In spite of bitter opposition, worm drive has made great strides during the past year, quite a number of makers having added worm-driven models to their line, good axles of this type being obtainable. Several of the older companies are building their own axle, amongst these being the Pierce, Packard and Locomobile companies, the former adding a two-ton model, while the latter have recently announced three-and four-ton models.
Fig. 129 will serve to illustrate the Pierce axle which is of the full-floating type, with the worm mounted above the wheel. The worm, worm wheel and spur gear differential are mounted on ball bearings and assembled as a unit with the cover. This construction permits the removal of the entire unit without disturbing the balance of the axle, as shown in the illustration. The housing is a heavy steel casting reinforced by tubes which carry the wheel bearing and extend beyond the spring seats. The emergency brakes are mounted in the rear wheels and the service brake is located back of the transmission. Thrust is taken on radius rods and the torque load on a heavy torque arm. The road wheel is driven through a squared shaft and driving flange bolted to the huh.
The worm-drive axle recently introduced by the Locomobile Company is illustrated in Fig. 130, and is also of the full-floating type. However, it differs from the above in that a bevel-gear differential is used, while the housing is divided into three parts, consisting of a center housing and two ends which are bolted together. Reinforcing tubes are also used, which carry the wheel bearings and extend to points just outside the differential bearings. The ends of these carry a series of packing washers to prevent the oil working out onto the brakes. The outer ends of the housing have spherical bearings for the radius rods, while the spring seats pivot on bronze bushings. The spring is mounted outside the frame while the radius rods are placed directly under the side frame members. The worm is mounted above the wheel and, together with the differential and bearings, forms a unit with the cover. A heavy truss rod is anchored to the housing inside the brake ilium and provided with a turnbuckle for adjustment. The wheels are mounted on Timken heavy roller bearings, while the driving unit is mounted on ball bearings and provided with suitable thrust tarings. The drive shafts are of the ten-spline type, and drive the wheels through flanges bolted to the wheel hubs. Attention might be called to the method of reducing the weight, by lightening the reinforcing tube. The inner wall of this tube tapers from the end to the center of spring neat, from this point to just inside the inner-wheel bearing where the greatest load conies.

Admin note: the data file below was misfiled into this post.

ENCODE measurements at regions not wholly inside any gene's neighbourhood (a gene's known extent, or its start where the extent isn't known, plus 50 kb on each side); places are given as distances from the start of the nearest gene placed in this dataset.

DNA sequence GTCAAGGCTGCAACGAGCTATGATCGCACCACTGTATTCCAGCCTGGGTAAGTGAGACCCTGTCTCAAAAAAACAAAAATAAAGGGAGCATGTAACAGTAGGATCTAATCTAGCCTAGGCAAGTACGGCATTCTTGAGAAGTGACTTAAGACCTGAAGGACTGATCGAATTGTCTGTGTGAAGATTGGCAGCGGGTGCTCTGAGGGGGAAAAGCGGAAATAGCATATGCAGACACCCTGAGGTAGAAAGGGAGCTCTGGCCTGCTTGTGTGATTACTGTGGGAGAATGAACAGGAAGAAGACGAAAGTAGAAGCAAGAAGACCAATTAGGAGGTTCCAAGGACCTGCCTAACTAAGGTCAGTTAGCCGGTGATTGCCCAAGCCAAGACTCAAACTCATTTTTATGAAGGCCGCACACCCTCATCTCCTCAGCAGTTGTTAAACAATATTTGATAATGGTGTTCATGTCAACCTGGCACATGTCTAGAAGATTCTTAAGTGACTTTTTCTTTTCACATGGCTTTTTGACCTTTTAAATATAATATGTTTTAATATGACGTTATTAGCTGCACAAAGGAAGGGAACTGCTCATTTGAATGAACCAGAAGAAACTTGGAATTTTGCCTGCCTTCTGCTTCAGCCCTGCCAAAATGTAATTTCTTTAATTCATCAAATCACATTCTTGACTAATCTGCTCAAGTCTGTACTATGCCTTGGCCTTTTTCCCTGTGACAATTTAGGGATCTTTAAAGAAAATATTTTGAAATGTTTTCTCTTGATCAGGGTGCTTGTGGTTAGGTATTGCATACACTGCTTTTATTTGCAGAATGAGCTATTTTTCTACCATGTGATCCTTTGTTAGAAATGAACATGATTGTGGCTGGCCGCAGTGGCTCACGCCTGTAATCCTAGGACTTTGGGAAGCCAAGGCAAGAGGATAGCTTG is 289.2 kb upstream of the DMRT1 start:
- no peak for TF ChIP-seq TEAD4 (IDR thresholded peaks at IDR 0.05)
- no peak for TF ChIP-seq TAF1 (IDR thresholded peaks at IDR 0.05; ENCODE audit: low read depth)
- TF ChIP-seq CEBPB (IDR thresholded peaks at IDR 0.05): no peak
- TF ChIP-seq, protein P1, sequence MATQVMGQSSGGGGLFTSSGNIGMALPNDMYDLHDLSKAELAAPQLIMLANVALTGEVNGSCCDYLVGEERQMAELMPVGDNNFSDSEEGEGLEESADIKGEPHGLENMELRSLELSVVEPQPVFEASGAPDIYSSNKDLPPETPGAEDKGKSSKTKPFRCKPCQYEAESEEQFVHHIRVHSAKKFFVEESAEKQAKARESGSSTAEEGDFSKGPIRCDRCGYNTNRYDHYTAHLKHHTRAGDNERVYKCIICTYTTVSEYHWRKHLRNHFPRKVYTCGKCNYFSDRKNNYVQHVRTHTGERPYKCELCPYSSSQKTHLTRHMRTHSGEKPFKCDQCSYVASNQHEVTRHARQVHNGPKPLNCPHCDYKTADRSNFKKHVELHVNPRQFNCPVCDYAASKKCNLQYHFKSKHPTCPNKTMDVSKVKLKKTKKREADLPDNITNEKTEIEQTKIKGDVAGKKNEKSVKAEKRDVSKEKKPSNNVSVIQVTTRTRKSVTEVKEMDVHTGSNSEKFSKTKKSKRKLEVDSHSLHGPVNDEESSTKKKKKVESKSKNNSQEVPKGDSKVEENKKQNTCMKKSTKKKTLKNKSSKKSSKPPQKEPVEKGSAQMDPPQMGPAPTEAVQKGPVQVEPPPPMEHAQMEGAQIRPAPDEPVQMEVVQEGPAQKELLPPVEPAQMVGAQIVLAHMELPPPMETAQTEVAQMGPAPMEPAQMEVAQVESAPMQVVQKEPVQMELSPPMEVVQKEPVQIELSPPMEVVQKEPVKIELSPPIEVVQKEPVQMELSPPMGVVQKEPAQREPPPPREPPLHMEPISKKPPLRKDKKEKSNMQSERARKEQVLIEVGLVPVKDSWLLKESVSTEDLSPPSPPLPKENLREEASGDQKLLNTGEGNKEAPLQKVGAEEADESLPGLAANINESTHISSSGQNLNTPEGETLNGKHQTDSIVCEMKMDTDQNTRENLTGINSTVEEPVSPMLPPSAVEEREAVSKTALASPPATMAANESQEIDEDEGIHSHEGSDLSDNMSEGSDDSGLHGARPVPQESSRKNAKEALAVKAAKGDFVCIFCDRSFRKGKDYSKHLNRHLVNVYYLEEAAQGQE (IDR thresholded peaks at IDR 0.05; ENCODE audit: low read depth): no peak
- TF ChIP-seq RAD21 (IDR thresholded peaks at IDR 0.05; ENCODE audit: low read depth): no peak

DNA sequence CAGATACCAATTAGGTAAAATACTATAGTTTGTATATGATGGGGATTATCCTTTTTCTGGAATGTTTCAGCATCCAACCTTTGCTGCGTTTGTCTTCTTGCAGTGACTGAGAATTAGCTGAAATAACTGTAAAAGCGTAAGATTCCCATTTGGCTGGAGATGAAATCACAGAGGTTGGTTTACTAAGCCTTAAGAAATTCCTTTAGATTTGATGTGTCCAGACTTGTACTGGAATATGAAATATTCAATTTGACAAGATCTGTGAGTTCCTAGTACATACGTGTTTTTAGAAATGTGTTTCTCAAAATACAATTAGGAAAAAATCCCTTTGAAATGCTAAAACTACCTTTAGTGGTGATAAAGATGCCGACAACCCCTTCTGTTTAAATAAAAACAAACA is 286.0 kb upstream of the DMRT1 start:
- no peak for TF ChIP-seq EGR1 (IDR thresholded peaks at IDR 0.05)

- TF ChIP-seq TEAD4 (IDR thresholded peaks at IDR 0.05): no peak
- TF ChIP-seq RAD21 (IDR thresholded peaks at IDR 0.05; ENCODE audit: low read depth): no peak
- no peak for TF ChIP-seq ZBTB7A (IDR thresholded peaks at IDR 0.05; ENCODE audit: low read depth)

Fig. 130. Biker Worm Drive Axle.
Fig. 131. Timken Worm Drive Axle.
The Timken David Brown axle used in a number of commercial cars is depicted in Fig. 131, being similar in const ruction to those described above, with the worm, worm wheel, differential and their bearings assembled into a unit with the cover. However, in this axle the well-known Timken I>earings are used throughout, and, owing to their ability to carry thrust loads, it is claimed no thrust bearings are necessary. To the writer's knowledge this company is the only one resorting to roller bear-ings for mounting of the worm. The flange for driving the wheels is forged integral with the drive shaft, while the general construction is along conventional lines.
Another worm-drive axle used by several commercial car builders is the Sheldon axle (Fig. 132). It is also constructed along conventional lines, having the differential and worm gear a unit. However, it is of the semi-floating type, and the housing, which is cast in one piece, is so arranged that either over or underslung springs may be used. As the axle is of the semifloating type, the housing is made of liberal proportion and the weight is carried on the drive shaft, while a ball bearing is mounted inside of the wheel which is attached and driven by means of a long taper and key. This is clearly shown in the illustrations. The features of semi-floating axles can perhaps be best described by comparing with the full-floating and three-quarter-floating types.
Fig. 132. Sheldon Worm Drive Axle Semi-Floating Type.
Fig. 133. Phantom View of Packard Worm Drive Axle.
The Packard worm-drive axle (Fig. 133) also has a three-piece housing, with the differential and driving unit mounted in a unit with the cover. The differential is spur-gear type, and the entire driving unit is mounted on ball bearings and provided with suitable thrust bearings. As in the construction described above, the worm is mounted above the wheel. The housing is massive steel construction, well ribbed to provide maximum strength. The entire construction is arranged for straight-line drive from the transmission through two universals, while the thrust is taken by radius rods and the torque by a heavy torque arm.